Determine if changing encode option will be beneficial

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Determine if changing encode option will be beneficial

Post by ckhouston »

The Automatic encode option chooses from three encoding profiles, SP, MP or LP, the one chosen will show in the ConvertX work area and it is also shown in the log of the conversion. Automatic usually picks the best one except for videos that have very simple scenery. A method is presented here that will help anticipate the effects of manually changing to another profile.

The procedure relies on the attached plot. The plot was obtained by converting many different typical videos, covering the widely varying degrees of scene complexity that a user is likely to encounter, with all three encoding profiles, and using a very large custom target size to guarantee the conversion would not have to use extra compression to fit to a restricted size. There was some data scatter as expected so the curves in the plot were smoothed to fit the data in order to keep things simple.

Data posted by a user will be used to illustrate the most usual use of the plot. The user converted a 100 minute movie with the Automatic option and a DVD5 target size of 4300 MB. The Automatic option chose the MP profile because of the movie length and target size. That converted to a 2857 MB size which gives an average bitrate for the video of 2857 / 100 = 28.57 MB/minute. Finding that value on the horizontal axis and moving up to the intersection of the red curve and then left to the vertical axis gives an estimate of about 59.7 MB/minute for a conversion using SP and a non-restrictive large target size. That translates to about 59.7 x 100 = 5970 MB converted size. The user actually converted the same video with SP and a target of 10000 and got a converted size of 5765 MB, which is reasonably close to the estimated value and well within the scatter of data used for the plot.

Now the question is which profile/option will give the best quality. The best in this case would be to use a DVD9 7700 MB target. The Automatic option would then choose the SP profile resulting in the DVD being filled about 75% and give the best possible quality. But suppose you want to use a DVD5 4300 MB disc instead but still use SP by setting it manually. Then ConvertX would have to compress the unrestricted 5765 MB down to 4300, a reduction of 100 x 4300 / 5765 = 75%.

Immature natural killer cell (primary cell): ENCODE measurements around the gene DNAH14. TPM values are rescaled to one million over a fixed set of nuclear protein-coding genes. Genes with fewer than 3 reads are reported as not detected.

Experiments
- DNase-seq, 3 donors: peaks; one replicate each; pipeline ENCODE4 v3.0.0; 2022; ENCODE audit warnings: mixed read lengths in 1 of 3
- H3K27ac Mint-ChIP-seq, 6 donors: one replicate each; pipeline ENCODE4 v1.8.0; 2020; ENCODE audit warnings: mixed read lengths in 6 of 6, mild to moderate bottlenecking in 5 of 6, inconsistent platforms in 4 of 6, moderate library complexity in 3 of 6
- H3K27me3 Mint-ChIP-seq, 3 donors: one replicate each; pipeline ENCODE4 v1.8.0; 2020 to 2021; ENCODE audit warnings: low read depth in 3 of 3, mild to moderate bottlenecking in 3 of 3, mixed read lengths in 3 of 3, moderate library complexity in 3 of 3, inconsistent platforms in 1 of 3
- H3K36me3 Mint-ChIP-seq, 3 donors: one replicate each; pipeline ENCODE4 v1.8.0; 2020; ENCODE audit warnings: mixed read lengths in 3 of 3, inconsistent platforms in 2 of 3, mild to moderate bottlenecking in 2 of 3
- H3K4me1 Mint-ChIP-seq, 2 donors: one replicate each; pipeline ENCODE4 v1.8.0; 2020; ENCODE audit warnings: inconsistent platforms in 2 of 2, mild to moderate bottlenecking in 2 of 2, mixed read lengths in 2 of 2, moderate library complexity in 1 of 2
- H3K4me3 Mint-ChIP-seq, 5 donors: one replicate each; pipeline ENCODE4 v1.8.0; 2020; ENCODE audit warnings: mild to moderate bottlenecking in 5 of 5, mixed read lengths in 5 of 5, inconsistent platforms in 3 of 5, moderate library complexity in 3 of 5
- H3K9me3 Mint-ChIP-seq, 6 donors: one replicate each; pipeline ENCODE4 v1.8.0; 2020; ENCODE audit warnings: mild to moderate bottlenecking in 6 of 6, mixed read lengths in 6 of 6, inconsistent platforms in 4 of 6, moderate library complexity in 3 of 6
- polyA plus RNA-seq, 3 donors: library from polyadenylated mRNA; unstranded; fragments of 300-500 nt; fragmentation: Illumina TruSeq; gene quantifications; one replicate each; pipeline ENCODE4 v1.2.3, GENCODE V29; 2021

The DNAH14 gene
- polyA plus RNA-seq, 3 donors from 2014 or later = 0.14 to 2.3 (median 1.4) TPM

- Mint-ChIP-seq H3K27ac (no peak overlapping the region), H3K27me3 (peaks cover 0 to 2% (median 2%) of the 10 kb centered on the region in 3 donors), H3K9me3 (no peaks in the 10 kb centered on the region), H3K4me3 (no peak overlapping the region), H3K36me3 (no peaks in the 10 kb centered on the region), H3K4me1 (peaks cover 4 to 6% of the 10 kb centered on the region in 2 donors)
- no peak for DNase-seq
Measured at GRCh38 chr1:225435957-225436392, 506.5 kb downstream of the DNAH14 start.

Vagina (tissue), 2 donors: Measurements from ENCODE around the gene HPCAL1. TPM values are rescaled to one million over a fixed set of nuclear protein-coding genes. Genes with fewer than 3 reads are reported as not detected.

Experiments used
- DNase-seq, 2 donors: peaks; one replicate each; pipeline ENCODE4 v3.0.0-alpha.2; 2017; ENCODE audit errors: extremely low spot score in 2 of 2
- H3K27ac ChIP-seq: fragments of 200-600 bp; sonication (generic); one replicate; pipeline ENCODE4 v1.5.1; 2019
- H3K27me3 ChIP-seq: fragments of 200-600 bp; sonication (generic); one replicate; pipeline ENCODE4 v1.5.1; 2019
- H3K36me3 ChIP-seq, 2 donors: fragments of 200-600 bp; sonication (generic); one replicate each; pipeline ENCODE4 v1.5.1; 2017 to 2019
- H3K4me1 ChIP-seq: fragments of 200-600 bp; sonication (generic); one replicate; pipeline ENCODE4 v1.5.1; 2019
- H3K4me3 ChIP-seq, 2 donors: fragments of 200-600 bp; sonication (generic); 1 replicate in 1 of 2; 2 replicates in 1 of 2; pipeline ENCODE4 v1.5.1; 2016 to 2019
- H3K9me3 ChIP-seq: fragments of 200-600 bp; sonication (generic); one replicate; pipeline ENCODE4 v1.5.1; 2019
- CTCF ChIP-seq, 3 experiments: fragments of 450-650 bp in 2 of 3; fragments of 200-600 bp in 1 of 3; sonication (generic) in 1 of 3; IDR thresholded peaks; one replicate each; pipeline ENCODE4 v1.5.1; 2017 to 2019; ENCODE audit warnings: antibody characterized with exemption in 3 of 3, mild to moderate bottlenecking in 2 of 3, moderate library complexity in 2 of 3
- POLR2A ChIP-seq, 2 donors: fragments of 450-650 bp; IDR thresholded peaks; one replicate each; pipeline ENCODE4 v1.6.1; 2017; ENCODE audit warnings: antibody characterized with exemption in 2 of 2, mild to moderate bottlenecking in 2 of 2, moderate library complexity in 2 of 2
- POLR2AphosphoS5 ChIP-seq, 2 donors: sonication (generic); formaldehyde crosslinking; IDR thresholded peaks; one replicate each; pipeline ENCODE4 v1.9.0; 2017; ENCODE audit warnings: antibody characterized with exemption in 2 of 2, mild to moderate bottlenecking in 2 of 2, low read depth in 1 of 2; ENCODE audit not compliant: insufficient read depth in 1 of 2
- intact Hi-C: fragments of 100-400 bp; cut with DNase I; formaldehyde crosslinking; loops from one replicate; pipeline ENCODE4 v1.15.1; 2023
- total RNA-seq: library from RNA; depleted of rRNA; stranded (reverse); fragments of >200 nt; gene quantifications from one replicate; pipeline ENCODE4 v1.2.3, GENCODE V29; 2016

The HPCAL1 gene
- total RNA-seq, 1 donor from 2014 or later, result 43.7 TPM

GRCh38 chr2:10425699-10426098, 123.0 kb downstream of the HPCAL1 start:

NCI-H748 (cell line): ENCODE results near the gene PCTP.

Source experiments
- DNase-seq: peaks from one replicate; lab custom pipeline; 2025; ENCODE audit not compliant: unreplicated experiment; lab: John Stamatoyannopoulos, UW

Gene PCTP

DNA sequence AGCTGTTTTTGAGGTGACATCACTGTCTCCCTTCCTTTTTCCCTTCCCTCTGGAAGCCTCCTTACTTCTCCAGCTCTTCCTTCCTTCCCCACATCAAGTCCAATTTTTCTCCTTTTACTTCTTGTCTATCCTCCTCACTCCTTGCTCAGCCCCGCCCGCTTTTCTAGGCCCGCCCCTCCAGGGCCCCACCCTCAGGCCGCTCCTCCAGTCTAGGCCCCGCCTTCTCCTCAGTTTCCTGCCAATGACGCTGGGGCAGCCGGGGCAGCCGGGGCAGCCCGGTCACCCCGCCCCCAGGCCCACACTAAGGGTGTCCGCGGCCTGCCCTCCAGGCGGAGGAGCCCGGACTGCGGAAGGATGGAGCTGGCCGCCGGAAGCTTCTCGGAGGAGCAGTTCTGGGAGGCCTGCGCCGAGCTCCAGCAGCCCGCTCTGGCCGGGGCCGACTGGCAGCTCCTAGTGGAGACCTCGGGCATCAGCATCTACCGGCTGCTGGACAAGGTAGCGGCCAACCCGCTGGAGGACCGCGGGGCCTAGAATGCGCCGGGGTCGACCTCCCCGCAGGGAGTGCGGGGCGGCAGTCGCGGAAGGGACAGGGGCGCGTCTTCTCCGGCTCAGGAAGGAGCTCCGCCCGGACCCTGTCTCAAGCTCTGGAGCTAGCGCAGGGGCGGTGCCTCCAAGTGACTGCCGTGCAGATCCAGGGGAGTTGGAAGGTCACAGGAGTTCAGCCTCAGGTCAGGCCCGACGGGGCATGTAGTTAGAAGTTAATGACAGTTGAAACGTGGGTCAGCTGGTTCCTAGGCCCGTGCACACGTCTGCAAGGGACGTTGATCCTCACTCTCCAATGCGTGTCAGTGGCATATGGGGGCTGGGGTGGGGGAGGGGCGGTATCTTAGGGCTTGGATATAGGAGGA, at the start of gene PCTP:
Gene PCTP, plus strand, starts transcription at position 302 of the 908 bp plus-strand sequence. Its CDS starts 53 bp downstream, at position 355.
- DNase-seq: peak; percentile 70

Compressing to about 80% usually does not cause a significant quality degradation. Two pass conversion should probably be used for anything less than 80% though, and I personally won't go below 65% because the more complex scenes in the video, if there are any, will suffer while the simple ones remain good. Going below 65% might work for videos with fairly low average bitrate, consisting of mostly simple scenes in other words like many TV shows for example, but you will have to try it and decide for yourself.

If you find that manually overriding Automatic improves the quality of a particular video, do not make the mistake of assuming that the same should be done for all videos, unless you always convert the same type of video, low complexity TV shows for example.


1. Low bitrate in the plot means simple scenery, higher bitrate means more complex scenery. The video used in the example has about average complexity for example, its converted bitrate with MP is in the middle of the MP range. As shown in the plots, the average converted bitrate range for typical video is about 12 to 36 MB/minute with the LP profile, 16 to 46 with MP and 45 to 63 with SP.

2. The plot is based on data from conversions that did not fill the target, so any conversion you use with them must also not fill the target.

3. The plot can also be used in reverse of the example above. Suppose you did a conversion with a big target or with DVD9 which didn't fill the target and the Automatic option picked the SP profile. You could determine its average bitrate, find that value on the vertical axis, move horizontally to the intersection with the red curve, then down to the horizontal axis, and then multiply that value by the length of the video to find the size expected for a MP conversion.

4. There are some other ways of doing this in the Alternate Ways to Pick the Best Option section of ... 13008.html. There is also a Judging Scene Complexity section there that may interest you if you are surprised by the level of scene complexity indicated for your video by these plots.
Estimated bitrate vs Converted bitrate.png

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